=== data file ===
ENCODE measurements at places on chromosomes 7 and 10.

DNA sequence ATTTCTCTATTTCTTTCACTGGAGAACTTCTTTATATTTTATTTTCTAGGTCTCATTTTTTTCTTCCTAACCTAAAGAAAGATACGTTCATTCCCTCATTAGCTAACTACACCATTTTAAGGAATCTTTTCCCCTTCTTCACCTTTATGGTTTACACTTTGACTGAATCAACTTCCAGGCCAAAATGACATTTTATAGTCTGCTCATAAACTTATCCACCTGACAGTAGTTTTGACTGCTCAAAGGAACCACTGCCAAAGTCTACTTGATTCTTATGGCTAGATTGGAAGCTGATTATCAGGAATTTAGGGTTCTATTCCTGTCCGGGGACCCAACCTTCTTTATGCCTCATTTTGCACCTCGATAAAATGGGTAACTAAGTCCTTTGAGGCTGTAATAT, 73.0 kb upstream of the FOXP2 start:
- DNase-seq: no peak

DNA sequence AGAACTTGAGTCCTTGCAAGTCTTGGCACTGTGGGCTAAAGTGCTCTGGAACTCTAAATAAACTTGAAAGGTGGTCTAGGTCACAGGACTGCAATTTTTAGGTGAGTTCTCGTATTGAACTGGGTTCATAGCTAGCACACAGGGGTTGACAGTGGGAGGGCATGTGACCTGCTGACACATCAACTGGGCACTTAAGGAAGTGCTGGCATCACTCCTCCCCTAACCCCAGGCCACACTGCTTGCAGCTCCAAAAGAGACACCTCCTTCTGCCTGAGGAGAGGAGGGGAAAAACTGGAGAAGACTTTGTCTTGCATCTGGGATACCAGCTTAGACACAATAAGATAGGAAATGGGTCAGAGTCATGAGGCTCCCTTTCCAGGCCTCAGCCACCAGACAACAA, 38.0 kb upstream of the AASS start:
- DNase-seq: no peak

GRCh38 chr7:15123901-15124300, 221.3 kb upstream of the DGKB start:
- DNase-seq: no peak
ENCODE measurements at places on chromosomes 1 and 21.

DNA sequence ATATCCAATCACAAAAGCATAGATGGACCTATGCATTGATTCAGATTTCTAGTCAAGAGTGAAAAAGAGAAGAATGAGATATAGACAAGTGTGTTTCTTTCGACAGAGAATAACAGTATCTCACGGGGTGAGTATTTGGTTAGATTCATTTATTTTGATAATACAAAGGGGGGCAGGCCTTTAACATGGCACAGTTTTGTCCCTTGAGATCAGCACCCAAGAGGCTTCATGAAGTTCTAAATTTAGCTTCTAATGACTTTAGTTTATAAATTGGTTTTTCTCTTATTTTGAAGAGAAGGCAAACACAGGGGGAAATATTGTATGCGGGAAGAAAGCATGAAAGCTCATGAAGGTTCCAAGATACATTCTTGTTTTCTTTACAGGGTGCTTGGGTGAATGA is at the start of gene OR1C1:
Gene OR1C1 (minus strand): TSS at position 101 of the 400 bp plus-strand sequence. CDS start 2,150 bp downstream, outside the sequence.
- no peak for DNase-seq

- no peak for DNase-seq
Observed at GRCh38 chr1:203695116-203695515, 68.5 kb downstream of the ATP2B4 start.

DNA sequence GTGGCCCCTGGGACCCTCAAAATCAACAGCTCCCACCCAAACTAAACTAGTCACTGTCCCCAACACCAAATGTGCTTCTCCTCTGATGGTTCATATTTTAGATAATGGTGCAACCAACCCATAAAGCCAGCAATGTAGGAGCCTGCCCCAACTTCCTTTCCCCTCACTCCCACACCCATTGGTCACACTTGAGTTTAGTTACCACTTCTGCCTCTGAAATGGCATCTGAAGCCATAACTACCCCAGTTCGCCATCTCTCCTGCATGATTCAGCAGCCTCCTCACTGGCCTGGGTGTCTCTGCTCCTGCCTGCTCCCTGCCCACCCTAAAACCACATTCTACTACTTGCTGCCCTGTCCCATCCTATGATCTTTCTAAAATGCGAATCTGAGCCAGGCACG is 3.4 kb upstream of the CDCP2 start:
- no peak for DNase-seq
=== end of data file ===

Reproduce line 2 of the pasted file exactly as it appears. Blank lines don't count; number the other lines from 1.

DNA sequence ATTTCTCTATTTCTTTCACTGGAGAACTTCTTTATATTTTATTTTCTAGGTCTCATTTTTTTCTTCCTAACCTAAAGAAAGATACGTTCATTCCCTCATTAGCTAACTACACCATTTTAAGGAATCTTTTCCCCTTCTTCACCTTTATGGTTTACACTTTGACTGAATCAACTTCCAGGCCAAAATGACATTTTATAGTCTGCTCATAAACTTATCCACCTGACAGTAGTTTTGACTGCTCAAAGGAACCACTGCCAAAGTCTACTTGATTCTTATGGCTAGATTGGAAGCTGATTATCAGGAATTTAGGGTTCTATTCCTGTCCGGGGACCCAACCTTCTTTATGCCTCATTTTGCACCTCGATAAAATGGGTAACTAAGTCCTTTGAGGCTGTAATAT, 73.0 kb upstream of the FOXP2 start: